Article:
During the pendency of that investigation, Niswender, the Lottery's then director, placed plaintiffs on administrative leave with pay. After being placed on leave, Meyer filed a complaint with the Lottery's human resources department alleging that Niswender had previously sexually harassed her and other women and that the investigation and her placement on administrative leave were in retaliation for her resistance to his sexual advances. A concurrent investigation into Meyer's allegations was also held. Goldsmith also conducted that investigation.

         At the conclusion of both investigations, Durbin, the Lottery's Assistant Director for Security, issued plaintiffs disciplinary letters and allowed plaintiffs to return to work subject to increased supervision. Plaintiffs obtained Goldsmith's report regarding plaintiffs' department, but were never given a copy of Goldsmith's report regarding the investigation of Meyer's allegations against Niswender. Plaintiffs were given the opportunity to have a "name-clearing" hearing before the Lottery board in a public meeting; however, plaintiffs never took advantage of that opportunity. Sometime later, a copy of Goldsmith's report regarding plaintiffs' department was released to the media in response to a public records request.

         Plaintiffs subsequently filed the current action against defendants, asserting seven claims for relief. Three of those claims are relevant on appeal. They are (1) a claim that the Lottery unlawfully retaliated against plaintiffs because they engaged in protected conduct; (2) claims under section 1983 alleging that (a) Niswender and Sugahara [292 Or.App. 651] violated plaintiffs' right to equal protection, (b) Kroger failed to adequately train Sugahara, (c) Niswender, Sugahara, and Kroger violated plaintiffs' right to substantive and procedural due process, and (d) Niswender and Sugahara violated plaintiffs' right to freedom of association; and (3) a claim that Niswender intentionally interfered with plaintiffs' economic relationship with the Lottery.

         Defendants responded with a motion to dismiss the section 1983 claims and the intentional interference with an economic relationship claim for failure to state a claim. Defendants also moved to dismiss Niswender, Sugahara, Kroger, and Durbin from the complaint. The trial court agreed and dismissed those claims and those defendants. Discovery proceeded on plaintiffs' remaining claims, during which plaintiffs sought Goldsmith's report regarding her investigation of Meyer's complaint against Niswender, as well as the notes and documents that Goldsmith collected during both investigations. The remaining defendants refused to turn over those documents, and the trial court denied plaintiffs' multiple motions to compel production of those documents.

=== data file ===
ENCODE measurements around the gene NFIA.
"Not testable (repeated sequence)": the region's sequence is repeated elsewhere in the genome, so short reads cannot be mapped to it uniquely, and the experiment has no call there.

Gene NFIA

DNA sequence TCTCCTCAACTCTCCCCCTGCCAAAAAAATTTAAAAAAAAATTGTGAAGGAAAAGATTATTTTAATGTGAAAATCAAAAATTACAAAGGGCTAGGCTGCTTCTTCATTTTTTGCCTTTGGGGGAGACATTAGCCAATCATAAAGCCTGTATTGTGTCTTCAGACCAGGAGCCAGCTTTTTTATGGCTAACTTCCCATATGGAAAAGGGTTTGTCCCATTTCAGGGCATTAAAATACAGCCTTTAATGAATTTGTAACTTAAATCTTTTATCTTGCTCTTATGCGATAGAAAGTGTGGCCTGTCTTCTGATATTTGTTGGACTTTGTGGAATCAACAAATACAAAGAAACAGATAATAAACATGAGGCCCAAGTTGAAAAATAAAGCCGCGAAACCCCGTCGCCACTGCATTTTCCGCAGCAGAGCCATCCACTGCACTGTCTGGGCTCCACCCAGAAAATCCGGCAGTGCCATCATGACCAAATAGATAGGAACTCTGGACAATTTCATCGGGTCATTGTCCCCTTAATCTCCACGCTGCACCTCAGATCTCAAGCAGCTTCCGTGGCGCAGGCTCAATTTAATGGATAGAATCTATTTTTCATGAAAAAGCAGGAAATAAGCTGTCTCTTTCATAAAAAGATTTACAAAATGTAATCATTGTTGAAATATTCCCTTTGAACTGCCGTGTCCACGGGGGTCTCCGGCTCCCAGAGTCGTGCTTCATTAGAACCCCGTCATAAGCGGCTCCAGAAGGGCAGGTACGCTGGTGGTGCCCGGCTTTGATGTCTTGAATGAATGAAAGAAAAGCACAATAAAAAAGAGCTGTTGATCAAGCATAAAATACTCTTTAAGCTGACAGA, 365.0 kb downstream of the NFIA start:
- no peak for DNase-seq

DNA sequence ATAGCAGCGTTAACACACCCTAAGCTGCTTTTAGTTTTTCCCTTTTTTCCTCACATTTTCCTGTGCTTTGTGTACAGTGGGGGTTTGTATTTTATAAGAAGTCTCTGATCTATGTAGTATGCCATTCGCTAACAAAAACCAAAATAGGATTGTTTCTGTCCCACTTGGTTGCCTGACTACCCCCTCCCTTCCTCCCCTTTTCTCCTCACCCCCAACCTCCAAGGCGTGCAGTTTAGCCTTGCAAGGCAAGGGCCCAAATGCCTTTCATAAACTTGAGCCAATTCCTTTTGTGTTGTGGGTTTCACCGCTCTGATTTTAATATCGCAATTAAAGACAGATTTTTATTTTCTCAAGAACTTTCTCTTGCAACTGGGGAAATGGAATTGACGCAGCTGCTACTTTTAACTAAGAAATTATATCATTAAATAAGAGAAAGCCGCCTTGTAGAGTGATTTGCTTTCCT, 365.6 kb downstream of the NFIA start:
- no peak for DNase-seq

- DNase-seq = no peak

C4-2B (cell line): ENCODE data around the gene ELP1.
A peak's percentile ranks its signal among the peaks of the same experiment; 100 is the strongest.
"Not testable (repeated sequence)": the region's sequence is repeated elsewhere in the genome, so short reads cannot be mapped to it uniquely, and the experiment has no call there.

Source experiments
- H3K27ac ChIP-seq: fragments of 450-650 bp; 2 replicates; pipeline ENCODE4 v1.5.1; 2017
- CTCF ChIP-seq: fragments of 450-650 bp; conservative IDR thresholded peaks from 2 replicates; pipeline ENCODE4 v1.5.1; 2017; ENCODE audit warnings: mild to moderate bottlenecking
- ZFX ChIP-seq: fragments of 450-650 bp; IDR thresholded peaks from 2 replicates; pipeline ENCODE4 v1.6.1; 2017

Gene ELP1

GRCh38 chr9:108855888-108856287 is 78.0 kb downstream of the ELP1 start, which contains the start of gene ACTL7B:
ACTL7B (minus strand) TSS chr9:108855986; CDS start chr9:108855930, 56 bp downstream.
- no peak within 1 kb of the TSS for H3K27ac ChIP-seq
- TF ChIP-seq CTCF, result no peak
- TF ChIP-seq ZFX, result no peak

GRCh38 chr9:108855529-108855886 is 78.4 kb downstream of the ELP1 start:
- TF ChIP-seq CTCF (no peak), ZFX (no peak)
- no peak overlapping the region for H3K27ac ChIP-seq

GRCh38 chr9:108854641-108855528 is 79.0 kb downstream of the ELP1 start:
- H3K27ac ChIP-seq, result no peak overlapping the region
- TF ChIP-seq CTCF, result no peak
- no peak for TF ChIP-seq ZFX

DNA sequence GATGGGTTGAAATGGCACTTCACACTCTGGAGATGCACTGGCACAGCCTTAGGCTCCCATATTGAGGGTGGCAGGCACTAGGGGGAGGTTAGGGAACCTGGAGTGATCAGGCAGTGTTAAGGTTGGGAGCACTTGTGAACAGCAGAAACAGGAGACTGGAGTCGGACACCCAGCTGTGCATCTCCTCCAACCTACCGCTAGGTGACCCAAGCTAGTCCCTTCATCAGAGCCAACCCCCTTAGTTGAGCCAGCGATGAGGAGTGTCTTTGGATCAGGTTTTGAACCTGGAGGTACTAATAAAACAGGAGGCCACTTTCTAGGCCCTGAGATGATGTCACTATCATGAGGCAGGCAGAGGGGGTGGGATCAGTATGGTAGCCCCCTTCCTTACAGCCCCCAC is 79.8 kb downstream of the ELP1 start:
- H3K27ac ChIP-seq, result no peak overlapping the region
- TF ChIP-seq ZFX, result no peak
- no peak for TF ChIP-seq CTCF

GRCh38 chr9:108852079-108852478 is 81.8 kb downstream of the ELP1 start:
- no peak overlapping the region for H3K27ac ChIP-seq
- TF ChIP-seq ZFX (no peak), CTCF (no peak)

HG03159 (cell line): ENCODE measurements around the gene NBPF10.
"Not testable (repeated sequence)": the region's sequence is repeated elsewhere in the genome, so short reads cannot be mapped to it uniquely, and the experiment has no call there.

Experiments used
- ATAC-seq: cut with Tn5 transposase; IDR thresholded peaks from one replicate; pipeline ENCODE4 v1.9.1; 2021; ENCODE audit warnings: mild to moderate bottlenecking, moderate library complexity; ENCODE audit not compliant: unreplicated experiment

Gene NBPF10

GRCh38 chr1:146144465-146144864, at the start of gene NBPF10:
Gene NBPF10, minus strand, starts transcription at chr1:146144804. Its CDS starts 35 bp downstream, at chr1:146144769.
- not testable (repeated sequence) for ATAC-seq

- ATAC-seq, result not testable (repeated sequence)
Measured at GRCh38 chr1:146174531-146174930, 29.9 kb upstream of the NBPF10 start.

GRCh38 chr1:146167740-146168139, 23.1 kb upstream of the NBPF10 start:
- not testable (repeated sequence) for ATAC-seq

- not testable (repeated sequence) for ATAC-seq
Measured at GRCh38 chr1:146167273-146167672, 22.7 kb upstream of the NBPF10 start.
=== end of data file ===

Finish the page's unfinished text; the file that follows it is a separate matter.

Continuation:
At the conclusion of discovery, the remaining defendants sought summary judgment on plaintiffs' remaining sexual discrimination and retaliation claims. After a hearing, the trial court granted summary judgment to defendants.

         II. ANALYSIS

         As noted, we discuss four of the plaintiffs' assignments of error. Because those assignments involve different facts and law and are also subject to varying standards of review, we address each of them in turn below.

         A. 42 USC section 1983 Claims

         In their first assignment, plaintiffs argue that the trial court erred when it dismissed, under ORCP 21 A(8), the section 1983 claims for failure to state ultimate facts that constitute a claim.

         Plaintiffs explicitly alleged three claims for relief against defendants under section 1983: equal protection, [292 Or.App. 652] substantive due process, and failure to train. Plaintiffs also argued before the trial court and us that they intended to plead (and their complaint contains at least some text alleging) claims for violations of their right to procedural due process and their right to freedom of association. Before the trial court, defendants also treated plaintiffs' complaint as containing claims for violations of their right to procedural due process and freedom of association.

         Defendants filed a motion to dismiss the section 1983 claims under ORCP 21 A(8), arguing that none of the claims alleged by plaintiffs assert a federal constitutional or statutory right that was violated and that, even if they did, defendants were entitled to qualified immunity on those claims, because none of those rights were clearly established. In response, plaintiffs argued that they did allege violations of clearly established constitutional rights. The trial court agreed with defendants and dismissed all of plaintiffs' section 1983 claims.[3]

         When reviewing a trial court's decision to dismiss a claim under ORCP 21 A(8), we must determine if the "complaint *** contain[s] factual allegations that, if proved, establish the right to the relief sought." Moser v. Mark, 223 Or.App. 52, 57, 195 P.3d 424 (2008). When undertaking that task, we assume "all well-pleaded facts" in the complaint "are true and give plaintiff[s] the benefit of all favorable inferences that reasonably may be drawn from those factual allegations." Skille v. Martinez, 288 Or.App. 207, 209-10, 406 P.3d 126, adh'd to as modified on recons, 289 Or.App. 637, 407 P.3d 998 (2017) (internal quotation marks omitted).